Elevated intracranial pressure (ICP) remains a critical problem in management of patients with neurological problems and is the most common cause of death in these patients. Elevated ICP can be managed and treated if detected at an early stage. Therefore, measurement of ICP is important for diagnosis and treatment decisions. At present, only invasive techniques are available for measurement of absolute ICP. These techniques require physical penetration of the central nervous system (CNS). The objective of this project is to develop the technology for non-invasive measurement of ICP. The non-invasive measurement of ICP would be at a lower cost and without risk or pain to the patient. Hence, this important clinical parameter would be measured more often and may significantly improve the diagnosis and treatment decisions for patients with neurological problems. The proposed project integrates knowledge from human neuro-physiology, principles of fluid dynamics, and dynamic MRI techniques in developing a novel method to non-invasively measure ICP. The technique is novel as it makes use of the change in intracranial volume (ICV) and ICP that occur naturally during each cardiac cycle rather than altering the state of the CNS by external intervention. Since the ratio of intracranial pressure and volume changes is a known function of ICP, a measurement of the ratio of these changes provides a measure of ICP. The changes in ICP and ICV during the cardiac cycle will be computed from MRI measurements of cerebrospinal fluid (CSF) and blood volumetric flow rates. The ICV change will be obtained from the net volumetric flow of blood and CSF into the cranium. The ICP changes will be estimated from pulsatile CSF pressure gradient. The CSF pressure gradient will be computed from dynamic MRI CSF flow measurement in the cervical spine. In preliminary work on a baboon, the change in ICP (i.e., the peak-to-peak pulsatile ICP) was linearly correlated with the peak-to-peak of the pulsatile CSF pressure gradient. The objective of this project is to demonstrate the feasibility of the proposed technology. The specific aims are: 1. Optimize the MRI protocol and data analysis for reproducibility and accuracy of ICV change and pressure gradient measurements. 2. Evaluate the accuracy of the estimated ICP changes from CSF pressure gradient measurements using animal model and computational fluid dynamic simulations. 3. Evaluate accuracy of the non-invasive technique by comparison with invasive measurements on an animal model of normal and elevated ICP.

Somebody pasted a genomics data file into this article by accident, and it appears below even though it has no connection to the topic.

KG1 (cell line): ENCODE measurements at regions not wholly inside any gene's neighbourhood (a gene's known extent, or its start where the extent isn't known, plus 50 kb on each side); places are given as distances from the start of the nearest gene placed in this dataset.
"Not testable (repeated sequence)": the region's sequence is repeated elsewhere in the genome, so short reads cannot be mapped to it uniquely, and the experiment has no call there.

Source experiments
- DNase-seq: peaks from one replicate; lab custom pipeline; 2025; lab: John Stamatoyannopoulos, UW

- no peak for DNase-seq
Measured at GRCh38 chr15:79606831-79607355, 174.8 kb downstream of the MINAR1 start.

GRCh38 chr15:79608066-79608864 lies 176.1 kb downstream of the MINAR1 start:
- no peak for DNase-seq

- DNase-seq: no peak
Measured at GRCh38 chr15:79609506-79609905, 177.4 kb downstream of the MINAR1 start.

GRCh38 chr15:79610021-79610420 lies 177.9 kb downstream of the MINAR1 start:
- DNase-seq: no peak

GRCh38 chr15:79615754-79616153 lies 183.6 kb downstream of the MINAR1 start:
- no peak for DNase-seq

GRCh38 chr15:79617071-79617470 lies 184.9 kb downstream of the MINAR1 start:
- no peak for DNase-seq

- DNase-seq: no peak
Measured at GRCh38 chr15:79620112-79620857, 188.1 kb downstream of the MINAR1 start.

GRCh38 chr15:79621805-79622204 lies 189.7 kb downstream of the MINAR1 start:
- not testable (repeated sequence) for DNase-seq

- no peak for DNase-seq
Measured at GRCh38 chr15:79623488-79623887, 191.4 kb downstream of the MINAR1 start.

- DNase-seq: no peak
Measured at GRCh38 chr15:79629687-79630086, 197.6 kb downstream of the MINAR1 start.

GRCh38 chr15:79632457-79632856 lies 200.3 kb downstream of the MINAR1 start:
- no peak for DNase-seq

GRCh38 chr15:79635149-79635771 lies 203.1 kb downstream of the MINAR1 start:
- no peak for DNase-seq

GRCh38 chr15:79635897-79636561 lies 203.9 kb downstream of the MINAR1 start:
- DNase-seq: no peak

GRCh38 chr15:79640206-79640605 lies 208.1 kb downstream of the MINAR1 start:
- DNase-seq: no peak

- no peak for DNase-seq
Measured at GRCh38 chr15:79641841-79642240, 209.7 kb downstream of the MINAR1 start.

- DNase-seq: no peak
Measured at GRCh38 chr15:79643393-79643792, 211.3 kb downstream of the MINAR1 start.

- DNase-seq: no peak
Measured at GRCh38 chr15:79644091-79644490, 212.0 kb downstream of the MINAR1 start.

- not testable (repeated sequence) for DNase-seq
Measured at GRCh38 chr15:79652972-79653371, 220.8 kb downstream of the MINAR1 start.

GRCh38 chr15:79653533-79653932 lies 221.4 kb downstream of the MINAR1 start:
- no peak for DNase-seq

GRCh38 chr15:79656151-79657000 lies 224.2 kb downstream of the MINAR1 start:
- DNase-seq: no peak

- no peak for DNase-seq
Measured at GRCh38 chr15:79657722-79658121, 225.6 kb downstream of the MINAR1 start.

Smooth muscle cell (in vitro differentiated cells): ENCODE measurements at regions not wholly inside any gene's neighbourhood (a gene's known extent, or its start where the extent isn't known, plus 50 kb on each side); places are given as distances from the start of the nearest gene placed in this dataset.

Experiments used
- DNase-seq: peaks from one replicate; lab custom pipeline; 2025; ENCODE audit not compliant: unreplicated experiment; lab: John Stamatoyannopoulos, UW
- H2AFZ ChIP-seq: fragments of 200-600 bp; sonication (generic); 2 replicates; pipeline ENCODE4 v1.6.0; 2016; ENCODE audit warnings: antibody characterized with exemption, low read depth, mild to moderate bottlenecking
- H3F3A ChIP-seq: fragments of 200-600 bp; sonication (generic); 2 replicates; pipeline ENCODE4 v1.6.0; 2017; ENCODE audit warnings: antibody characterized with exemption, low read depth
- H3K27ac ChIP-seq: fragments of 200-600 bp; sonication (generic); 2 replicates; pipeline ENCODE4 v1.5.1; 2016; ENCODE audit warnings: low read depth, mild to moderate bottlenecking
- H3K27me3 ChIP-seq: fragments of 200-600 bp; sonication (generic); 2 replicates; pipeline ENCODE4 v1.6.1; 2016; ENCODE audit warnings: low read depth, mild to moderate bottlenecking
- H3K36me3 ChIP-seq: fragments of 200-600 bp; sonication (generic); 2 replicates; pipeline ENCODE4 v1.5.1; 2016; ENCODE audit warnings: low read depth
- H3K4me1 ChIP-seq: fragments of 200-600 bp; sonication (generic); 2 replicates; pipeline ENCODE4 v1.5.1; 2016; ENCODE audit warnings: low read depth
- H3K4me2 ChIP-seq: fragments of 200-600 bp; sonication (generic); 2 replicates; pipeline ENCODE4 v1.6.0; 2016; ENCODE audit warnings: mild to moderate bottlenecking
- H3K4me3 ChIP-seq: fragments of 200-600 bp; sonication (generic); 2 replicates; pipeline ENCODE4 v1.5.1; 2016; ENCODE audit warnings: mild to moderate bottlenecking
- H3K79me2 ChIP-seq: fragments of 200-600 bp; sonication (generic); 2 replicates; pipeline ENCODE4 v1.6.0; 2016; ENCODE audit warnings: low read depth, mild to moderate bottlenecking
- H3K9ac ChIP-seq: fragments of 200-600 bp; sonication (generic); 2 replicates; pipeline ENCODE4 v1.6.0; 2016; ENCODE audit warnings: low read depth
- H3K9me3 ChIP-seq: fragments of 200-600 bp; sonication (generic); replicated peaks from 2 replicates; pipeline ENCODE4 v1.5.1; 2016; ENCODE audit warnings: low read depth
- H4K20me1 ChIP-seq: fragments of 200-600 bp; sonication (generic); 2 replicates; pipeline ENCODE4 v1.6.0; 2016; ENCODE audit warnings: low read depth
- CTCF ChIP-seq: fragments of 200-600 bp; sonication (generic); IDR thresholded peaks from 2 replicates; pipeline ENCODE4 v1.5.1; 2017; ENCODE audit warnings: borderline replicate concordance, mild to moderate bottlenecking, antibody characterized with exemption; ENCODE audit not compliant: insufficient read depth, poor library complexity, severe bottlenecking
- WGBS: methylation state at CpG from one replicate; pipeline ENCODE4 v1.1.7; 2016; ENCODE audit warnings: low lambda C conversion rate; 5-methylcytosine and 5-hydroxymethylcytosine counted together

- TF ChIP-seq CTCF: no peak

|Effective start/end date||8/1/99 → 7/31/02|
- National Institutes of Health
- National Institutes of Health: $115,922.00